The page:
About Željko Filipin

Looking for a software tester that eats, sleeps and breathes Watir? Look no more.

Watir Team News

I have some great and some sad news. Let’s start with great news.

Great News! :)

Joel Pearson

Joel Pearson

Joel Pearson joins the team as support sheriff.

Bret Pettichord’s nomination:

I would like to nominate Joel Pearson as a support sheriff for Watir. He is active every day on the ruby-talk mailing, answering questions about testing with Ruby and frequently recommending Watir-Webdriver as a solution.

(…)

Here is an example of what I am talking about.

http://www.ruby-forum.com/topic/4407767

Bret

Joel about himself:

Hi all,

Hopefully I’ve done this correctly as I’ve previously always used
forum interfaces for mailing lists.

My programming experience is just over 2 years, Ruby for about 1 year.
I started using Watir-Webdriver just under a year ago while trying to
build an automated interface for a web-based stock system. I basically
just built a few front-ends for ease of use, capable of batching
repetitive tasks and analysing information.

Since then I’ve developed some of my own wrapper classes to use within
my company for reporting and bulk processing, allowing me to write
customisable reports quickly from a template. I would say I’m still a
novice programmer, but as I’m being paid for this work I guess I’m
technically a “professional”.

I’ve made a few minor alterations to my local watir-webdriver files.
The main one was adding an optional timeout length while waiting for
javascript alerts. I wrote that a while ago so I could probably do it
better now.

I’ve also started work on my own gem which attempts to emulate
Microsoft Excel’s API as an invisible workbook class. This is to
simplify manipulation of data when analysing HTML tables, and to make
the transition from Excel VBA to Ruby a bit easier. It’s still in the
early stages of development at present.

The Ruby mailing list was (and still is) a great source of helpful
advice when I was starting out learning how to use Ruby and Watir; so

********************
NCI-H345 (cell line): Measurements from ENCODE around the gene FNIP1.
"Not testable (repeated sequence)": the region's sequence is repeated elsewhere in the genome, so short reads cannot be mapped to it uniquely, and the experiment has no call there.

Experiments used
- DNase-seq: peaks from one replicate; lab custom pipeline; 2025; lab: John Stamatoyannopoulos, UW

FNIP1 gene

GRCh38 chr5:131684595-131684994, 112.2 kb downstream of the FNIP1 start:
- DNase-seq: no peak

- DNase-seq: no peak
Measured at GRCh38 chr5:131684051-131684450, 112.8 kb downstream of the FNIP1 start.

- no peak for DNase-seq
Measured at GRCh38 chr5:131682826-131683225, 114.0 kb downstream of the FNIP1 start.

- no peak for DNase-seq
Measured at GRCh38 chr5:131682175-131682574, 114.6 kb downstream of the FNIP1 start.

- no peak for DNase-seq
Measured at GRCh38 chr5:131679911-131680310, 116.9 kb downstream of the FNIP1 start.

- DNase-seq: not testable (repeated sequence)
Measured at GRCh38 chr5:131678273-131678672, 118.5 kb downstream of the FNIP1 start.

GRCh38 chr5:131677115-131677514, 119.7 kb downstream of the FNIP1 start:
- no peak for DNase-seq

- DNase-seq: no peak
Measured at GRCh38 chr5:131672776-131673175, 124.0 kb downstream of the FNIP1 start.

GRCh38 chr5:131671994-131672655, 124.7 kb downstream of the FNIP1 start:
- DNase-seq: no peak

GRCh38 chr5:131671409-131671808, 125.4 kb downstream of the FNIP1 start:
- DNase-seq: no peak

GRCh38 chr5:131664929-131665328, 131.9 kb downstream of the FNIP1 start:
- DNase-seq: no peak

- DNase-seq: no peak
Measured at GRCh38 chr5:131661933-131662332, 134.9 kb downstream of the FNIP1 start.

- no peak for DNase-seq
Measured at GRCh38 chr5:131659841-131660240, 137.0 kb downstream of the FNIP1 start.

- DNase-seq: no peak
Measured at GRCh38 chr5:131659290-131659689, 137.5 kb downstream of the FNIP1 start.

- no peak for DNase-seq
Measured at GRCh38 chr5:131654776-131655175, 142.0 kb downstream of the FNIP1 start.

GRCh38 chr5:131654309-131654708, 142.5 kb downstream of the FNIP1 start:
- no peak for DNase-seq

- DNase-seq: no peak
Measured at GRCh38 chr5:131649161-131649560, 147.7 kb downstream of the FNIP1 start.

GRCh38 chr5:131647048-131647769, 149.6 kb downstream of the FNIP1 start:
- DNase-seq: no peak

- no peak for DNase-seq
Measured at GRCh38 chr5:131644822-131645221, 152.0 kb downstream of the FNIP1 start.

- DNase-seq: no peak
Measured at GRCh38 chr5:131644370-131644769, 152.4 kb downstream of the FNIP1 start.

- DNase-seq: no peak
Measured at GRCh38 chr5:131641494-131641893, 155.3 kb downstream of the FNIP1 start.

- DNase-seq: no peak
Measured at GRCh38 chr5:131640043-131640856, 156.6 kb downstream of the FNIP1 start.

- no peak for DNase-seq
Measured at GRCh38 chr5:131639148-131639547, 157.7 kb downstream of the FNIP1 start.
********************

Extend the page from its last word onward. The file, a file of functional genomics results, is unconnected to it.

I continue to participate in the hopes of giving something back to the
community in return for all the help I’ve received. And, of course, to
continue to benefit from all the great advice on there.

Links which may be of interest to you:

Some of my old posts feel a bit cringe-worthy when I look back at
them, but that’s all part of learning. I’ll stop rambling now, let me
know if there’s anything pertinent I missed.

Thanks,

Joel

Sad News :(

Bret Pettichord

Bret Pettichord asked to be moved to alumni section.

It is time to move me to the Alumni list, as I am no longer an active contributor to the Watir project. I don’t contribute code any more and I haven’t helped manage the project since hosting the Watir Bazaar a year ago (March 2012). I’ve asked others to recognize when they’ve stopped contributing. Now it is my turn.

I should make clear that my team still uses Watir-Webdriver (and WatirMark) every day, so we continue to be users and I continue to encourage my team to contribute to the project. I am also very happy with the current team that has been keeping the project active, especially the leadership provided by Jari, Jarmo and Zeljko.

(…)

Last year I had been working on an application for membership in the Software Freedom Conservancy, but realized that I did not have the commitment needed to submit it. If others would like to pursue this, I am happy to support their efforts.

Bret

Tiffany Fodor

Tiffany Fodor also asked to be moved to alumni section.

Hi all!

I saw in an earlier message where Bret asked to be moved to the alumni section on the Watir.com site because he hasn’t done much with the team in the past year. It occurred to me that I’ve likely done even less and should be moved to the alumni section as well.

I still use Watir-classic every day – thanks so much for keeping us IE-saddled folk in up-to-date Watir code! We’re in a “do more faster” mode here at ICAT and I don’t have much time to help out with the support end of things. I’ll try to look in from time to time, but I can’t promise to help on a consistent basis. Also, I don’t have the skills to be updating the source code.

I’m happy to help with the Software Conservancy application if we’ve decided that’s how we should move forward. Please let me know if I can be of help with it without just making it more complicated by handing it off.

I hope all is well with each of you – I missed seeing you all in Austin this year!

Take care!

-Tiffany

Hugh McGowan

Hugh McGowan is the last one to ask to be moved to alumni section.

Hi all,

Seems like it’s the season…

While I use Watir-Webdriver daily, it’s been over a year since I’ve checked in or released code, so I should probably be moved to the alumni list as well.

It’s been great fun – I’ve learned tons and met some awesome people. Keep up the great work Jari, Jarmo and Zelkjo!

I’ll still lurk on this list and am happy to help with anything y’all need so feel free to ask. Let me know if you’re ever in Austin!

Thanks!

Hugh

Infogain

Infogain

Anukul Singhal from Infogain has recently requested to add the company he is working for to our Watir Users list.

Hi,

I work at Infogain and would like to include our company’s logo on the Watir page.

We have been using Watir extensively for the past 4 years and built a data driven framework on it. Also, for cross browser support (firefox, chrome), we have incorporated watir-webdriver gem, and also using this in conjunction with the cucumber framework.

This has been working wonders for us, and we run a suite of about 350 testcases on a daily basis.

Please let me know if you can include our company’s logo, and any specific information that you might require.

Thanks,
Anukul Singhal